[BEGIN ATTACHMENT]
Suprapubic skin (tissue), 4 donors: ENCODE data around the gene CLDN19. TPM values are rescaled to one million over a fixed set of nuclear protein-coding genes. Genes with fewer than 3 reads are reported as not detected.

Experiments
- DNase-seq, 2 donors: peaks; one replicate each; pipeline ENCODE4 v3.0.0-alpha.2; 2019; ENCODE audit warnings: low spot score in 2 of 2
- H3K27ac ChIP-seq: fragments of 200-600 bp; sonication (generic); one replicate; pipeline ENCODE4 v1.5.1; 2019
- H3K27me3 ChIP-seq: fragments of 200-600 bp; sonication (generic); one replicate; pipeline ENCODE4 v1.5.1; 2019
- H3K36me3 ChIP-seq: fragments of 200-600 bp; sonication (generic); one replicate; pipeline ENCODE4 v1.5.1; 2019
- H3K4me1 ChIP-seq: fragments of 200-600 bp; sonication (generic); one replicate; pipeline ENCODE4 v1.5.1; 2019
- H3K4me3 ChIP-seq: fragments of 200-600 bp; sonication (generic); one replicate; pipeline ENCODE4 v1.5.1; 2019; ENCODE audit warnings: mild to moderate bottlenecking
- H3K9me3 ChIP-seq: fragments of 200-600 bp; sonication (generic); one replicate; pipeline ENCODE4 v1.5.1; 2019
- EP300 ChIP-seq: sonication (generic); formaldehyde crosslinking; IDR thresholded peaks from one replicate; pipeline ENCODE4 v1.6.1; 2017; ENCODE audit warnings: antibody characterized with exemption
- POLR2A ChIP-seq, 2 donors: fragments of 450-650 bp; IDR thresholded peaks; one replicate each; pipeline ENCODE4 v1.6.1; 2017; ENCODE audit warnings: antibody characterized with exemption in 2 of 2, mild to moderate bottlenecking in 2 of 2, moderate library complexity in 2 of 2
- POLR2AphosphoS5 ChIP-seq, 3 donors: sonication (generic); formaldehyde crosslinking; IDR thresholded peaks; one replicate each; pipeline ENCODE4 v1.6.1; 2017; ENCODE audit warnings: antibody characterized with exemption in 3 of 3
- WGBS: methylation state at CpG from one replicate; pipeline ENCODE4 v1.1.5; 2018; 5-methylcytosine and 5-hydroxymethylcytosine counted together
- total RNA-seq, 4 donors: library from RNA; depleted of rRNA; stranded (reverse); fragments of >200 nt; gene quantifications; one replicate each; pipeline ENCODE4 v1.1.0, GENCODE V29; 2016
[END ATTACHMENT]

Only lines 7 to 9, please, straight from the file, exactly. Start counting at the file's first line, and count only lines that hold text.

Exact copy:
- H3K4me1 ChIP-seq: fragments of 200-600 bp; sonication (generic); one replicate; pipeline ENCODE4 v1.5.1; 2019
- H3K4me3 ChIP-seq: fragments of 200-600 bp; sonication (generic); one replicate; pipeline ENCODE4 v1.5.1; 2019; ENCODE audit warnings: mild to moderate bottlenecking
- H3K9me3 ChIP-seq: fragments of 200-600 bp; sonication (generic); one replicate; pipeline ENCODE4 v1.5.1; 2019